> (I could think of some situations -- i.e. kiddy porn -- where being able
    > to match up a particular camera with a particular photograph would be of
    > great interest to law enforcement personnel. Also, being able to
    > positively prove proof of ownership of a particular photograph might be
    > of great interest to legitimate professional photographers in the
    > digital age. It remains to be seen if any particular technique utilized
    > to 'fingerprint' a particular camera will stand up to independent review
    > and scrutiny.)
    >


    Hmmm...sounds like the reasoning anti-gun people use. "It's the CAMERA, not
    the photographer"

    Don't forget that the camera, like a gun, is only a tool. Just because a
    picture was taken with your camera does not mean you took it. And if you
    took a picture with my camera, do I own the rights? If Martin Scorsese shot
    a movie with my camera, do I own it?

    Juan
     
    Juan R. Pollo, Jan 3, 2004
    #4
  5. oxy

    steve Guest

    All valid points.

    Please keep in mind that I am not in favor of adding a 'unique id' to
    photos in-camera. I would believe that this is an invasion of privacy if
    it is done 'on the sly' without the knowledge of the photographer.

    In fact, I would probably refuse to purchase any camera that did this
    and did not allow the photographer to turn off the 'feature'

    My post was meant as a discussion of the possibilities and not a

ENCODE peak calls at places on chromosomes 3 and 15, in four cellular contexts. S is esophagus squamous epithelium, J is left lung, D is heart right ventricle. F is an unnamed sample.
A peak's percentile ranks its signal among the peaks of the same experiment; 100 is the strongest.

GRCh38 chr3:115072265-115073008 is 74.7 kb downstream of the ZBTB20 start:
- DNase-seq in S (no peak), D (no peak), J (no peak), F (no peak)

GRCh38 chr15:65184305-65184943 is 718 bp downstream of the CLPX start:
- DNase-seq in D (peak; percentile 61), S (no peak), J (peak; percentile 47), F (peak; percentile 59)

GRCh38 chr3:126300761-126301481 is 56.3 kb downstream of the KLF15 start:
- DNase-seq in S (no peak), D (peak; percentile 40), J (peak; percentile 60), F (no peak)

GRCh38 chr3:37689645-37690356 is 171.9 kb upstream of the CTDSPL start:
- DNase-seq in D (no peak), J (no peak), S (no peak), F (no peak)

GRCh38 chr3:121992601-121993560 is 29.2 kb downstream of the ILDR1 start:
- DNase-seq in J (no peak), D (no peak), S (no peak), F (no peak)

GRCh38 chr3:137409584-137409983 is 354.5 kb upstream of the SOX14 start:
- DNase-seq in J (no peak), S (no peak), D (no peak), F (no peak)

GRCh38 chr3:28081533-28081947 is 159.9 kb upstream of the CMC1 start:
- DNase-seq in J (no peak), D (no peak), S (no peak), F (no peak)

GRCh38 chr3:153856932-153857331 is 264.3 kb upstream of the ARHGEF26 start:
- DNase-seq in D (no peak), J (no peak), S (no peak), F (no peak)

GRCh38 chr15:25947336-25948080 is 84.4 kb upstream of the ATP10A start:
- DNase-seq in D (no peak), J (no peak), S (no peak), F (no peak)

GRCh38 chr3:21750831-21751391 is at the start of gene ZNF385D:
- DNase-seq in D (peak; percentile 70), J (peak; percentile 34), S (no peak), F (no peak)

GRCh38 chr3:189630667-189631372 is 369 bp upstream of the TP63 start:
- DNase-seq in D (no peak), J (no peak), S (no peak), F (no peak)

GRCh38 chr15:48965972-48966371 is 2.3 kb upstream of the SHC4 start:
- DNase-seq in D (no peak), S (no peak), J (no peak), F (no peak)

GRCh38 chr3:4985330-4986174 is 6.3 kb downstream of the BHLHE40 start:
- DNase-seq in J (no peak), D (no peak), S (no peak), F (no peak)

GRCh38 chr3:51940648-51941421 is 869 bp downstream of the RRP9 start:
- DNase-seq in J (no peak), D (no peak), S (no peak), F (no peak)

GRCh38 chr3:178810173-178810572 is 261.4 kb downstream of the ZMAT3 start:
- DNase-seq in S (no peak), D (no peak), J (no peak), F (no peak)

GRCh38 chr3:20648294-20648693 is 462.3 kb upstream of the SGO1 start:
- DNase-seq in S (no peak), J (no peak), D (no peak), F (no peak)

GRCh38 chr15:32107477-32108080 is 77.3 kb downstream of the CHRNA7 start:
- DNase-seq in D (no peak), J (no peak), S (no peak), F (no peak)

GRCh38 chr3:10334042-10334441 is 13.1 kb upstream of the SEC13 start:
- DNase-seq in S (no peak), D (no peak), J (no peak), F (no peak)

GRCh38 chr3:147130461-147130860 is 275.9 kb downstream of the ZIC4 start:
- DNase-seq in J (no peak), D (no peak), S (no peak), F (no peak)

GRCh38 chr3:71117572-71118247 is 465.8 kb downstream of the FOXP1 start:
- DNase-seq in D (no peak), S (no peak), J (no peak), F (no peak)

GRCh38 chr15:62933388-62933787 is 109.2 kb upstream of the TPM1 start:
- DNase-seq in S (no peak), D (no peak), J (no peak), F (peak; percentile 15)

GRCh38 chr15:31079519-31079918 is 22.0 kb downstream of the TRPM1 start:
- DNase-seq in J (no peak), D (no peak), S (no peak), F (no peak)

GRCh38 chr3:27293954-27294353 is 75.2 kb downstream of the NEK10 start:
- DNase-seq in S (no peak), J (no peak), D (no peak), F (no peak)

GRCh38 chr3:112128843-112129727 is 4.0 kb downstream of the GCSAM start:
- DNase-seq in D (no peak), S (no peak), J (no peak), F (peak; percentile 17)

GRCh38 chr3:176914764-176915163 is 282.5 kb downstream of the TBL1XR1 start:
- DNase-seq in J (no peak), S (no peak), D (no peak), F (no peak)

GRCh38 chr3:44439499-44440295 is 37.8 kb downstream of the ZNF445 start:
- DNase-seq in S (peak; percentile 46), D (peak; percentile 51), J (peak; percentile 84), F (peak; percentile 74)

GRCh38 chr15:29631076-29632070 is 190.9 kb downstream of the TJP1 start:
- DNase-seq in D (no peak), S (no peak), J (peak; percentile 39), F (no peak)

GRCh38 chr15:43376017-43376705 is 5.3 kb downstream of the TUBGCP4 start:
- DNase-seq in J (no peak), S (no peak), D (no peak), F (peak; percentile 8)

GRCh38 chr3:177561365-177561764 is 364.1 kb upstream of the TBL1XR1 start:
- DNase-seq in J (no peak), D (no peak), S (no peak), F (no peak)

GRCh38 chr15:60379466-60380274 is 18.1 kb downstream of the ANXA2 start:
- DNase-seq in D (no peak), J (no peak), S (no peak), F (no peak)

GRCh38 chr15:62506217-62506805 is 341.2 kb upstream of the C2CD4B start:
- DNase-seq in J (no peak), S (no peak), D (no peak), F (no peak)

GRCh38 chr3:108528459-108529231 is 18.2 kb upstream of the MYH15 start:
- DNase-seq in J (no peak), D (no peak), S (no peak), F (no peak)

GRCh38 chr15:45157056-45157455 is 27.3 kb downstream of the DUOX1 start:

statement of support for the idea, even if it might assist law
    enforcement in some unique circumstances.

    steve


    Juan R. Pollo wrote:
    > "steve" <> wrote in message
    > news:%zqJb.641$...
    >
    >>(I could think of some situations -- i.e. kiddy porn -- where being able
    >>to match up a particular camera with a particular photograph would be of
    >>great interest to law enforcement personnel. Also, being able to
    >>positively prove proof of ownership of a particular photograph might be
    >>of great interest to legitimate professional photographers in the
    >>digital age. It remains to be seen if any particular technique utilized
    >>to 'fingerprint' a particular camera will stand up to independent review
    >>and scrutiny.)
    >>

    >
    >
    > Hmmm...sounds like the reasoning anti-gun people use. "It's the CAMERA, not
    > the photographer"
    >
    > Don't forget that the camera, like a gun, is only a tool. Just because a
    > picture was taken with your camera does not mean you took it. And if you
    > took a picture with my camera, do I own the rights? If Martin Scorsese shot
    > a movie with my camera, do I own it?
    >
    > Juan
    >
    >
     
    steve, Jan 3, 2004
    #5
  6. "steve" <> wrote in message
    news:Q2GJb.752$...
    > All valid points.
    >
    > Please keep in mind that I am not in favor of adding a 'unique id' to
    > photos in-camera. I would believe that this is an invasion of privacy if
    > it is done 'on the sly' without the knowledge of the photographer.
    >
    > In fact, I would probably refuse to purchase any camera that did this
    > and did not allow the photographer to turn off the 'feature'
    >
    > My post was meant as a discussion of the possibilities and not a
    > statement of support for the idea, even if it might assist law
    > enforcement in some unique circumstances.
    >


    Actually, I don't have a problem with a "unique ID" to cameras or other
    property. I think it would reduce thefts and increase recoveries of stolen
    property.

    My point addressed the mentality that just because something was done with
    an object, the object's owner must be responsible for the action.

    Juan
     
    Juan R. Pollo, Jan 3, 2004
    #6